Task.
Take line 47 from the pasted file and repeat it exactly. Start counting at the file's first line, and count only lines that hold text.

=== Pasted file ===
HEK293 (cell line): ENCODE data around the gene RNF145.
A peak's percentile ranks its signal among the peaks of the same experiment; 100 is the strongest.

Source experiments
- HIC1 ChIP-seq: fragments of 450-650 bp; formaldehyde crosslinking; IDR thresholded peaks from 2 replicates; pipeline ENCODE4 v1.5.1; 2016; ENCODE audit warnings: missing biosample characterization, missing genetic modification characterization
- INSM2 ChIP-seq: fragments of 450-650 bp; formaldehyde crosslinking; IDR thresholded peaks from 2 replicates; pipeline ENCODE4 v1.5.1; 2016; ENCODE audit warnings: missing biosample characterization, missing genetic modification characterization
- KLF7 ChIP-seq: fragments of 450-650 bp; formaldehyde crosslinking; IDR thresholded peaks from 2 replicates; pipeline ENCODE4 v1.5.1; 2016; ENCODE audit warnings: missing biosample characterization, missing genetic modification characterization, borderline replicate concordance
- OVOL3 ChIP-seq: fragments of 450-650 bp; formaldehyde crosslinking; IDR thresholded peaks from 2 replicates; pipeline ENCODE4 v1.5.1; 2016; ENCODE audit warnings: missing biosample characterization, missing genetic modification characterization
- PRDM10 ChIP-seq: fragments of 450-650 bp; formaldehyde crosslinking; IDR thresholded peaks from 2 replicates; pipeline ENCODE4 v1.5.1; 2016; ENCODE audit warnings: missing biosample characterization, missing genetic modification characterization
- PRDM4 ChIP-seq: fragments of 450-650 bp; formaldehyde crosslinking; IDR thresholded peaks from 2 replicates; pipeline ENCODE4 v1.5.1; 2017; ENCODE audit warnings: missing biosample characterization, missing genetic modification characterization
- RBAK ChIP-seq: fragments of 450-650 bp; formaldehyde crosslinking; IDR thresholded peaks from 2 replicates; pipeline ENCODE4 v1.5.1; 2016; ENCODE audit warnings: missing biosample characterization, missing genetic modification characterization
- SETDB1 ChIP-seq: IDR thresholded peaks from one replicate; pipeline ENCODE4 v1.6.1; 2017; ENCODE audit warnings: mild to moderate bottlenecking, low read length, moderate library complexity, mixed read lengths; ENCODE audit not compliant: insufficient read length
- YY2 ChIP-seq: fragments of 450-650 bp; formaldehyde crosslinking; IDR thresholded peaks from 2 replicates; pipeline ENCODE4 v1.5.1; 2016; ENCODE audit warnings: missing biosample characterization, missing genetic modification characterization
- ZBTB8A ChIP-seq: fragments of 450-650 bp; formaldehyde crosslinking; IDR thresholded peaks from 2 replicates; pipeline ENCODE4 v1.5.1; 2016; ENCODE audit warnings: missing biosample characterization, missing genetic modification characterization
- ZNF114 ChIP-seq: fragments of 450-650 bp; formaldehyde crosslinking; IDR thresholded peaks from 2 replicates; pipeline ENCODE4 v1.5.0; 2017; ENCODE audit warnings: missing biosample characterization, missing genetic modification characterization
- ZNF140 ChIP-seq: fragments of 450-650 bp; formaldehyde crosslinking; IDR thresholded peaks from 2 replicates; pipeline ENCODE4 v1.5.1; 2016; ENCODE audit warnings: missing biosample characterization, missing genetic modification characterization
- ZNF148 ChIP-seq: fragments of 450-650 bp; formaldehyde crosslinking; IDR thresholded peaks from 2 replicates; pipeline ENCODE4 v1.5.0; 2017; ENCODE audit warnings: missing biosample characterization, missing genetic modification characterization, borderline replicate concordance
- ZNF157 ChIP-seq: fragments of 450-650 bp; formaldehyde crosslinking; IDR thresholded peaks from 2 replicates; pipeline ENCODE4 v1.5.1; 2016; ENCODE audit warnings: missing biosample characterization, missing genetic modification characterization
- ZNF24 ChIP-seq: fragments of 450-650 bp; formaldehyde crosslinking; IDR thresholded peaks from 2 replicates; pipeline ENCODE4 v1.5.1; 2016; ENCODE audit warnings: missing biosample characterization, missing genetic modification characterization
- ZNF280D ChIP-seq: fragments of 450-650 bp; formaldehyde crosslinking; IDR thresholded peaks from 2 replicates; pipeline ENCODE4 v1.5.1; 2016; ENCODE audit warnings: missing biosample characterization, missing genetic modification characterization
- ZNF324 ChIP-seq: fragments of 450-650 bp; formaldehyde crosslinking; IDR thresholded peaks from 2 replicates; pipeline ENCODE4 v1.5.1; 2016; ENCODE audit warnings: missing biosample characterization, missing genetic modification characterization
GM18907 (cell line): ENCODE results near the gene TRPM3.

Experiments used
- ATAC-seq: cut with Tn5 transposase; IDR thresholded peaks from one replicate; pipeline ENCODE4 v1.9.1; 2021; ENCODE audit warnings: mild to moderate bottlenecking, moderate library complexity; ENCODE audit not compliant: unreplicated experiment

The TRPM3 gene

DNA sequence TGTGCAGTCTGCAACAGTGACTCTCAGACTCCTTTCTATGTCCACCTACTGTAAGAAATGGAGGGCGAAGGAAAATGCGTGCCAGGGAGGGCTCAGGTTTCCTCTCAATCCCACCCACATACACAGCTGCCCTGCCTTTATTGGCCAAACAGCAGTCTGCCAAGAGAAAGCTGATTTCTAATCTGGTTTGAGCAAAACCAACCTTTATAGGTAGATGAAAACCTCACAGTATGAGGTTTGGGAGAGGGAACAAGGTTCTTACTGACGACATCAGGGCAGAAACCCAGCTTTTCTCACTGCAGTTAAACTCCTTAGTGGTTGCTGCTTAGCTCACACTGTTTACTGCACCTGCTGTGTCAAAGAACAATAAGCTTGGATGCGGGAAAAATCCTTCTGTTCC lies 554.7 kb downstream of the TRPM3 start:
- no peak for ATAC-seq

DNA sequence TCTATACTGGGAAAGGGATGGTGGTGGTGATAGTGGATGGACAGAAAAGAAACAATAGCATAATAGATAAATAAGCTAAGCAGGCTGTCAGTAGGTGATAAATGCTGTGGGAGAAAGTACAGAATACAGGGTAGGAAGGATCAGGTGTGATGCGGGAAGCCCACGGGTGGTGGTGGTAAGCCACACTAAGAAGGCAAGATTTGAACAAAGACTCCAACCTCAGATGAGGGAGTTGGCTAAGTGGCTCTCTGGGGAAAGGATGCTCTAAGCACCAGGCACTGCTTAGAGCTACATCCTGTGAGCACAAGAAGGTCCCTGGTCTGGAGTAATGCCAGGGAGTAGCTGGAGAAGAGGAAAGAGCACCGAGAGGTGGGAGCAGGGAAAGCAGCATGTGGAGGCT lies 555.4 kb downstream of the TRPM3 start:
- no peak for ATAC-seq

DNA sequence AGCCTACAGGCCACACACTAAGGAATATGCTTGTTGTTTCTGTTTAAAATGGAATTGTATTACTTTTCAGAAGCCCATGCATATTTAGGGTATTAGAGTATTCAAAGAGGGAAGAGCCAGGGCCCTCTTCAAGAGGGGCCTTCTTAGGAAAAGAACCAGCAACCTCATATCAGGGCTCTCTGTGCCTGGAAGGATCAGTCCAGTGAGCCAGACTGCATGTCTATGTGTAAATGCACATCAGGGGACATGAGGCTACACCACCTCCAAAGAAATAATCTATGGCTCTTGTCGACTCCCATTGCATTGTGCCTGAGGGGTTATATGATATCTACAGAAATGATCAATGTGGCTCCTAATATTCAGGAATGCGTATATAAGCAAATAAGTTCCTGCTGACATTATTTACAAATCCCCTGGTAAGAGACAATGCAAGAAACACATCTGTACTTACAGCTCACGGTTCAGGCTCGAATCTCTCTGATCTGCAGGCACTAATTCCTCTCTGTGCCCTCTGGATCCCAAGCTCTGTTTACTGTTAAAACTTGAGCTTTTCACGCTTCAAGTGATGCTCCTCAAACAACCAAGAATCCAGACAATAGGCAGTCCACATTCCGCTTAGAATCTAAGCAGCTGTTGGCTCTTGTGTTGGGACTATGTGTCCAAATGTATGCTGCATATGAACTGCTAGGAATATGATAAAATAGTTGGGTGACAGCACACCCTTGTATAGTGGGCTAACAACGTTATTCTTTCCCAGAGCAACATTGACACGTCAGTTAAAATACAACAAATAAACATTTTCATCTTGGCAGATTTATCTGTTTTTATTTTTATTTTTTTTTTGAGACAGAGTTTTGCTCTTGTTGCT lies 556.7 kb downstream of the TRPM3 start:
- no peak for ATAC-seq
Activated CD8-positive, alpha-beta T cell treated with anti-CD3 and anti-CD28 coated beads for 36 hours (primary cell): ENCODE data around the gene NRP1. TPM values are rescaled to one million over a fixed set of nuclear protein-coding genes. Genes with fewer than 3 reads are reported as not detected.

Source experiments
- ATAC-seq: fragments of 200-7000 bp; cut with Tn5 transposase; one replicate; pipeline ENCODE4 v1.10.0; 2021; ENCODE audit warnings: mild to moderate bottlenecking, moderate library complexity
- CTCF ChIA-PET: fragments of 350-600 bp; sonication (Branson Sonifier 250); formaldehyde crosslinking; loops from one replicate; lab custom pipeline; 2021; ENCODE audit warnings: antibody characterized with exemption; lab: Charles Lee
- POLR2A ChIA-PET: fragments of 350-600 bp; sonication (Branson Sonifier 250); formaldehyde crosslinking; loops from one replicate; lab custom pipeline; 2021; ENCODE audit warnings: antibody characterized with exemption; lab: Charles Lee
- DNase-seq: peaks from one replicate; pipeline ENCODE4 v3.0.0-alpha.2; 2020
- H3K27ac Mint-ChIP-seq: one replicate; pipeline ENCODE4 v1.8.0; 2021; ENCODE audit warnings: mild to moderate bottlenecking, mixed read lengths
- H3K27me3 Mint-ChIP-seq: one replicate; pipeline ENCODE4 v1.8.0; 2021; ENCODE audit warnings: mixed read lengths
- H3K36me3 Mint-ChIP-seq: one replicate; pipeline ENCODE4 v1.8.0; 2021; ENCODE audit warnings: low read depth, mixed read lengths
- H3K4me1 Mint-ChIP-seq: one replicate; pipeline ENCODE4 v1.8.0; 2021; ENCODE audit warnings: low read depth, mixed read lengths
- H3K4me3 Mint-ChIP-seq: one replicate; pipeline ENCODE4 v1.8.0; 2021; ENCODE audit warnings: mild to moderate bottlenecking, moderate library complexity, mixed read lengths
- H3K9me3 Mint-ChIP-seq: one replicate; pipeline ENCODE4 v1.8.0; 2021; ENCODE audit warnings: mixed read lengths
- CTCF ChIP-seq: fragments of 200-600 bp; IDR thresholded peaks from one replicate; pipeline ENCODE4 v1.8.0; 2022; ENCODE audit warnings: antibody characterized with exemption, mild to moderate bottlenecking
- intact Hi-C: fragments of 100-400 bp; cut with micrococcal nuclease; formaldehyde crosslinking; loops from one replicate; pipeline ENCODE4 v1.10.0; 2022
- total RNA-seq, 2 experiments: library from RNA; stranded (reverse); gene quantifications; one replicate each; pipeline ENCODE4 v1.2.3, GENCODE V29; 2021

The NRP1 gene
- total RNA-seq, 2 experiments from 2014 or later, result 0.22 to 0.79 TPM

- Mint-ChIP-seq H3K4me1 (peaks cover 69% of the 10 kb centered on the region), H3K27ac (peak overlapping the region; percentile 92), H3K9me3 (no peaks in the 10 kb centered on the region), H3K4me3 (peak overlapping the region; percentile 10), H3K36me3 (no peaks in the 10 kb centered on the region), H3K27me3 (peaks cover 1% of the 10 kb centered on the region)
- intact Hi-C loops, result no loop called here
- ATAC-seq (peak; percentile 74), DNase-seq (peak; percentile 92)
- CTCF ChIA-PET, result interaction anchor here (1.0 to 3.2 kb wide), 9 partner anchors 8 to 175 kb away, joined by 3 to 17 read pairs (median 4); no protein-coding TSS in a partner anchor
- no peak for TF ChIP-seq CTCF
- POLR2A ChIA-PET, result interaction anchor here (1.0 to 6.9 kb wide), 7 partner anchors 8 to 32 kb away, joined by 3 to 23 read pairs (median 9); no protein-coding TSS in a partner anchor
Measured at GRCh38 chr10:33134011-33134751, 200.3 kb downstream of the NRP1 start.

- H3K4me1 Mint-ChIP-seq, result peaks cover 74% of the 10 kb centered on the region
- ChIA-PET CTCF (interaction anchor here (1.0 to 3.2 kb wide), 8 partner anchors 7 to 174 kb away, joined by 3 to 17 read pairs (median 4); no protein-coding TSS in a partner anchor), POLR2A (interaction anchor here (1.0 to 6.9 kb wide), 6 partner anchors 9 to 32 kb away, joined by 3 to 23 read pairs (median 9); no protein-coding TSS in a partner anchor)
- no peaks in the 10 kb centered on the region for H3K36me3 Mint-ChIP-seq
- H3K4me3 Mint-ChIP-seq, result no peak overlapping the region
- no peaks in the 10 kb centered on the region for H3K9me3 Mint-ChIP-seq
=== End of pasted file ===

- total RNA-seq, 2 experiments from 2014 or later, result 0.22 to 0.79 TPM